New Fancy Colliery

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OS Grid Reference: SO626096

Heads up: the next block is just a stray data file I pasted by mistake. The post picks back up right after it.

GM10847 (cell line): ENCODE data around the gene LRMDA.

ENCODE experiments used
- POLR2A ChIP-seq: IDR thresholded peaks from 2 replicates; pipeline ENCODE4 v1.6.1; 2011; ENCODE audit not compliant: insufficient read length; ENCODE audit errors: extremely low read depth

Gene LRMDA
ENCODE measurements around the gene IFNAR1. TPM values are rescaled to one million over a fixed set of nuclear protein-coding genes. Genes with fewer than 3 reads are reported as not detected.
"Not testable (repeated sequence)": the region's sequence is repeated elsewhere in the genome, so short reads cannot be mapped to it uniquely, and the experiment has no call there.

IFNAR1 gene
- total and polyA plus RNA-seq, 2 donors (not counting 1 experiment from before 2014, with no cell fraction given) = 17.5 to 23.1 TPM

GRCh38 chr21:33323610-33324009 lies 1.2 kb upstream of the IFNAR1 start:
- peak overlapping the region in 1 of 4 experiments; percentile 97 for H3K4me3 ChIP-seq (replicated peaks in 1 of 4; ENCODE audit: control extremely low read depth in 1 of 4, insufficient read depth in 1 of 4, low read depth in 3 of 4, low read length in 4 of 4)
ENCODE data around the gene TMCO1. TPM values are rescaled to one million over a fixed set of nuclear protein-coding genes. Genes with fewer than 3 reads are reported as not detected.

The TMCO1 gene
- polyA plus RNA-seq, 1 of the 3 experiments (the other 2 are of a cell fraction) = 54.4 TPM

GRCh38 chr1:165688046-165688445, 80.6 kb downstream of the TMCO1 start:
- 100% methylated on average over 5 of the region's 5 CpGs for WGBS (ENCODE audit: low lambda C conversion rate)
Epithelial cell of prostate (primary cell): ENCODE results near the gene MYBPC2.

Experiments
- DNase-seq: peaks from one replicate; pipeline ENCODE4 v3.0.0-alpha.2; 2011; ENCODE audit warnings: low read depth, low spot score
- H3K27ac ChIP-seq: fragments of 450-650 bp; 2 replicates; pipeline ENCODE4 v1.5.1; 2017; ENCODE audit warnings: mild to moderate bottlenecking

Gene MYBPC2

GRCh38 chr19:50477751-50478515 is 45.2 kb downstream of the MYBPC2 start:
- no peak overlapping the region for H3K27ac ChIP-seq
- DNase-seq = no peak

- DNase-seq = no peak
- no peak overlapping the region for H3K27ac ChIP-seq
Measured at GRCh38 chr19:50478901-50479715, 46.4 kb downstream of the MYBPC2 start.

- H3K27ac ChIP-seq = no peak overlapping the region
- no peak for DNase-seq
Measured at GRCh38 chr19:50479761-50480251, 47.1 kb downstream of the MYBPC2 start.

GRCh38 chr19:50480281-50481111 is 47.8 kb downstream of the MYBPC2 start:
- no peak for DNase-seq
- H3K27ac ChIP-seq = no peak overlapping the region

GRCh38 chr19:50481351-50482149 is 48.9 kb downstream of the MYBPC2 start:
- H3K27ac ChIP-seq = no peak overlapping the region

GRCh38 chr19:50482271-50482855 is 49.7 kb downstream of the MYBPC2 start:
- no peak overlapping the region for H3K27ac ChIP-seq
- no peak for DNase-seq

John and then Edward Protheroe appear to have had interests in the New Fancy gale since the early 1800s, and it was certainly being worked by the latter in 1840 through the Parkend gale. Shaft sinking at New Fancy began in about 1852 and 250 tons/day of coal were being produced by 1860. From about 1888 coal from the Parkend gale was raised through New Fancy. The colliery worked the top part of the Upper Coal Measures (Supra-Pennant Group), but the seams are generally thin, only the Parkend High Delf (at a depth of 861 ft) reaching 3 ft. Because of this, compressed-air coal cutters were introduced as early as 1884, one of the first such installations in the west of England. Electric pumping, haulage, and coal cutting equipment was installed in 1914. Production of coal was about 500 tons/day in 1906 and there were 694 employees in 1922. New Fancy was connected to the Severn and Wye Railway's Kidnall's Mill branch in 1859, and a competing branch of the Forest of Dean Central Railway was completed in 1869; however, traffic was soon diverted onto the Severn and Wye's mineral loop, which opened in 1872. The output of New Fancy steadily declined until closure in August 1944. Very bad. The stone retaining wall of the screens, part of the associated sidings, a chimney base, and a capped shaft survive, while the landscaped tip is a scenic viewpoint. (Sept. 2001)

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